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Most of the time, you need to engage multiple stakeholders to get a deal across the line, so relying on a single internal champion just isn’t cutting it anymore. 

Solutions are growing in complexity, and budgets continue to become more restrictive. This means decisions are made unilaterally —  especially enterprise deals. 

So, how do you identify the right stakeholders and their priorities in order to close more deals?

Join us as we hear from Jamal Reimer, Owner at Outseller Consulting, and Andrew Mewborn, Sr. Account Executive at Outreach. 

When your goal is multi-threading into enterprise accounts, keep these big-picture items in mind:

  • Discovering stakeholder priorities
  • Tailoring demo conversations
  • Reading and analyzing reports and calls
  • Avoiding common multi-threading mistakes

Let’s go!


When to start multi-threading

Multi-threading in B2B sales means having more than one contact within an account. Many B2B sellers nurture a single relationship when they should engage with multiple stakeholders across an organization.

When do you start multi-threading?

Right away.

Here’s how a successful first multi-threading call might go…

“Andrew, I’m Jamal, and I sell software. I’m not even sure if you’re the right person to talk with, but I’m having conversations with a lot of your colleagues about XYZ business issue (not the software). I name all the people who I’ve researched on LinkedIn around them.”

This type of approach establishes that the seller is having many conversations with different ranks of stakeholders.

Putting in extra work with 10 to 15 people rather than going straight to the CISO is like tightrope walking. Would you rather have a single rope/path to the C-suite — or does having 10 to 15 ropes sound safer?


Knowing who to speak with

When you’re speaking with anyone within an account, whether they’re a stakeholder or a gatekeeper, the key is to be normal… Authentic. Sincere. Human.

When you don’t know if you’re talking to the right person yet, a multi-threading conversation might sound like this:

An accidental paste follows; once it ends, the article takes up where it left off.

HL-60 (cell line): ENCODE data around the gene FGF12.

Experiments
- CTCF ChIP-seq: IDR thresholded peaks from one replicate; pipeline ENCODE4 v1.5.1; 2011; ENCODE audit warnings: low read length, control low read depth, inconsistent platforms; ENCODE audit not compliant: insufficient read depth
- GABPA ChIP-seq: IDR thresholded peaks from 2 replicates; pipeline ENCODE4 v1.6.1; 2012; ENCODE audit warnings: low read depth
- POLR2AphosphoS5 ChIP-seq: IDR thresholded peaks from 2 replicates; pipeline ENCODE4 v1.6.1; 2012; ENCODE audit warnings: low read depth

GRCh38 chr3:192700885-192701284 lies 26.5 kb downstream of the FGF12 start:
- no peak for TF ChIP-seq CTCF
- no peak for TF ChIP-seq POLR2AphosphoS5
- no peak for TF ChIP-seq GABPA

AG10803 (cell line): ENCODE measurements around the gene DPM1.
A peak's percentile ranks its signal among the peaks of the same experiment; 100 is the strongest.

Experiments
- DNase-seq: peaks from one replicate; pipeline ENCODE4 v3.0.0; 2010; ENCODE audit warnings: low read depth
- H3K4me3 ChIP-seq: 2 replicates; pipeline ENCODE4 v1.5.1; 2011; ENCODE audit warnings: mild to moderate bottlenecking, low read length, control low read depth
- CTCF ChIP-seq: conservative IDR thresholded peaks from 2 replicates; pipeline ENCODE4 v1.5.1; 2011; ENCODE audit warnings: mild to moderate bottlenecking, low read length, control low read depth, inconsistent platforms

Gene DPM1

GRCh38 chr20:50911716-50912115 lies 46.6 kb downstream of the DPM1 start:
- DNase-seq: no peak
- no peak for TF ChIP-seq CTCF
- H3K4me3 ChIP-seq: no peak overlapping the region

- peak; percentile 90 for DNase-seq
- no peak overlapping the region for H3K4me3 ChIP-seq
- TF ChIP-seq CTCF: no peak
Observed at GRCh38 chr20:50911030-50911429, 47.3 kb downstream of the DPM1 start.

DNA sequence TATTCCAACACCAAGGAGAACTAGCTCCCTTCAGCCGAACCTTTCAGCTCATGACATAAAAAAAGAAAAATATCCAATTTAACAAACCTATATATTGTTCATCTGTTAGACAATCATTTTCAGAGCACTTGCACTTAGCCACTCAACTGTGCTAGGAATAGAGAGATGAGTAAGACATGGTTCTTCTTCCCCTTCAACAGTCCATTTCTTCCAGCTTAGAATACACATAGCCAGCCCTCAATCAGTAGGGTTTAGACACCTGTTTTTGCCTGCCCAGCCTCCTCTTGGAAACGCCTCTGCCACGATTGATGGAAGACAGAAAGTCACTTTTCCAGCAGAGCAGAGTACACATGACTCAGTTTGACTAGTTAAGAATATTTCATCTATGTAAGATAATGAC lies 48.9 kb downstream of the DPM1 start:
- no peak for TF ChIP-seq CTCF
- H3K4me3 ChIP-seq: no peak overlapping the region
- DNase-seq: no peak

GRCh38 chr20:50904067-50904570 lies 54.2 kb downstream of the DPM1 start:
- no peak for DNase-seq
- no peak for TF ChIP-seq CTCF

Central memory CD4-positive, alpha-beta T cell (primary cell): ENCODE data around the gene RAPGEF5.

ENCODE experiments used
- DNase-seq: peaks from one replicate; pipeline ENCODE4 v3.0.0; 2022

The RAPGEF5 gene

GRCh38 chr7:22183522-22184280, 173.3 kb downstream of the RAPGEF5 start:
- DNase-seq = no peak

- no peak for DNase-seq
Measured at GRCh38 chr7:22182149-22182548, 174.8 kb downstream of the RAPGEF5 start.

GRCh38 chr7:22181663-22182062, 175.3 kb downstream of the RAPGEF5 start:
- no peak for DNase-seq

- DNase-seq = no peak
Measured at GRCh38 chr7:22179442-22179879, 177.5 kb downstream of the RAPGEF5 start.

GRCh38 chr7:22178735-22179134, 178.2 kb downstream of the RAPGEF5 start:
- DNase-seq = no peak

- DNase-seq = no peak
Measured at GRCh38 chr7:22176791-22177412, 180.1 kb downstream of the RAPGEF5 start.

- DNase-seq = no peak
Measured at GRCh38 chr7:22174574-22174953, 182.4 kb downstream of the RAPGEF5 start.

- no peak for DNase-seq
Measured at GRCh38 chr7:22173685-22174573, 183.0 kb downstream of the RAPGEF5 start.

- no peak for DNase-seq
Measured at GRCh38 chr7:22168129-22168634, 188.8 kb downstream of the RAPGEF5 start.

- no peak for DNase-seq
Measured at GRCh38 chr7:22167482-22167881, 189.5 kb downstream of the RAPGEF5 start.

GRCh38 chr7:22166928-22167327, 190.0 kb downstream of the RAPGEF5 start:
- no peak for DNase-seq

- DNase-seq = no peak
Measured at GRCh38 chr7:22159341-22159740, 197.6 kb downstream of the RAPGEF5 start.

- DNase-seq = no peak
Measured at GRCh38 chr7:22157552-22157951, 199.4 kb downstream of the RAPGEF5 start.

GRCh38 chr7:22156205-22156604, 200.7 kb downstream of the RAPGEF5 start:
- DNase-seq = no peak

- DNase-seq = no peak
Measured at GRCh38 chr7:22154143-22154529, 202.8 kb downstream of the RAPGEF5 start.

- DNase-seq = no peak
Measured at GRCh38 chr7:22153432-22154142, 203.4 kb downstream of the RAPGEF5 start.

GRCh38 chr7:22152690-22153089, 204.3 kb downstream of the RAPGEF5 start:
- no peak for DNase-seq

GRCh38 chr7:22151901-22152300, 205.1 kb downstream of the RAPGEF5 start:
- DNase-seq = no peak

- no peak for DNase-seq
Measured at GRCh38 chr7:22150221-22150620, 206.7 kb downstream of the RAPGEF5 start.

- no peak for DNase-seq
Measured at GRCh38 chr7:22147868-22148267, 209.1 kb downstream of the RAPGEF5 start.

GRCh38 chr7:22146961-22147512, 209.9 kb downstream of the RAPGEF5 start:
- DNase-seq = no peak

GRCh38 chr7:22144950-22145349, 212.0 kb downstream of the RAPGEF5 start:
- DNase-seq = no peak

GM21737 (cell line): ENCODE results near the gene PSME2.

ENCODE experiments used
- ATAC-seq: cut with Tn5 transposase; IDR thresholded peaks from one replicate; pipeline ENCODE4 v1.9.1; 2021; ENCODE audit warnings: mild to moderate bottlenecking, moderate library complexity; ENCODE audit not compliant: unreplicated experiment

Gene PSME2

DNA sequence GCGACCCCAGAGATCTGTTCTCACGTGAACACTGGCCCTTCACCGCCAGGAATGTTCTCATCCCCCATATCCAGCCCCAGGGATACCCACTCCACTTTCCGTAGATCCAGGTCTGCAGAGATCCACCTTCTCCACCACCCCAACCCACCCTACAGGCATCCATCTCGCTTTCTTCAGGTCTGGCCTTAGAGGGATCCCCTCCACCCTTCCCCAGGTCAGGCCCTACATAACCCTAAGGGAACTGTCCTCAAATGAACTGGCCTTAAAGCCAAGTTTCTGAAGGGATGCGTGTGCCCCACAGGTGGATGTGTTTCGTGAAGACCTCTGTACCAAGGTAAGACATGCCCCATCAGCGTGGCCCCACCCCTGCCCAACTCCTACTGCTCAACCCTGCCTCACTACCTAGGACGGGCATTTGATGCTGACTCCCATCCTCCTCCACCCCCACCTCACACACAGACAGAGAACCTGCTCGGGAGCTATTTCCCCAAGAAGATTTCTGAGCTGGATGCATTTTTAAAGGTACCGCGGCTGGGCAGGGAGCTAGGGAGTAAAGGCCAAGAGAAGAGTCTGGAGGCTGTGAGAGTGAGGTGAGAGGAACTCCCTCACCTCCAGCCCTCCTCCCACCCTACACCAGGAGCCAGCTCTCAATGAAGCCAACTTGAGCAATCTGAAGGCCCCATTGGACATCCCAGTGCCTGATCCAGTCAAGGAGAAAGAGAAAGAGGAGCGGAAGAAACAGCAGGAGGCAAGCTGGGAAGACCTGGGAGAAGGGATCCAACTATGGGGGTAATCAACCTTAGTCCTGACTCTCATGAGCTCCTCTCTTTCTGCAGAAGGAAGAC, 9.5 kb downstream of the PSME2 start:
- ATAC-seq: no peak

“Katie, I sell software that deals with XYZ business issue. If that touches your world, I would really love to get your input on a couple of things… whether a goal is easy or hard for you… what your work life is like, etc.”

Through dialogue, you’ll be able to tell whether you can help that person, and you’ll establish rapport and expertise. You should ask whether the challenges that they face also affect others. You learn who will care enough about an issue to want to fix it.

Consider asking for tips from your fellow BDRs who have moved to enterprise. They can teach you to:

  • Look at how previous deals were done in the past. 
  • Ask other reps on the enterprise side to share their mutual action plans. 
  • Collaborate with stakeholders who have expressed interest before.

Bottom line: Don’t reinvent the wheel. Use the same departments, the same people, and the same processes that have worked before. Have a real conversation with a real person about how you can improve their work life.


Addressing common multi-threading mistakes

Mistake #1 – Stepping on toes

Your champion might feel like you’ve stepped on her toes or cut her out if you speak with the CMO without her there.

To avoid this, give power and choice and voice to all customer stakeholders. Ask an equal number of questions. Leave it to them to decide how to set up next steps.

Another way to honor your champion who connected you with an exec is to bring your own CMO along. Or even set up a follow-up meeting between just the CMOs and let them build a relationship of their own.


Mistake #2 – Ignoring aversion

If the stakeholder perceives your solution as something that will make their job harder, be very clear that you’re speaking widely throughout the org about it.

Mention other people so they know it’s an institutional conversation. This also balances the conversation in case one connection goes sour or dark.

Later, someone else you’ve connected with could help persuade her reluctant coworker that your solution is, in fact, desirable.


Mistake #3 – Starting too late

Start at your first conversation. If you wait three, six, nine months to start multi-threading, you’ll jeopardize your one relationship.

You can’t win a chess game if you just play with one piece.


Mistake #4 – Not speaking to detractors

Communicate with potential detractors. Ask whether they feel they’re being included in the right way. Be honest that you need their voice (because you do!). Tell them you want to learn their opinions, even if those are negative towards your solution.

Don’t wait weeks or months to hear their objections. Try to clear that up as directly as possible.

Before we go, here’s a parting analogy about multi-threading. 

Multi-threading for enterprise sales is like gardening. You plant many seeds early, nurture them all for a long time, and grow a few flowers.

More information about Jamal Reimer and Andrew Mewborn and today’s topics:

For more engaging sales conversations, follow The Sales Engagement Podcast on Apple Podcasts, Spotify, our website, or anywhere you get podcasts.

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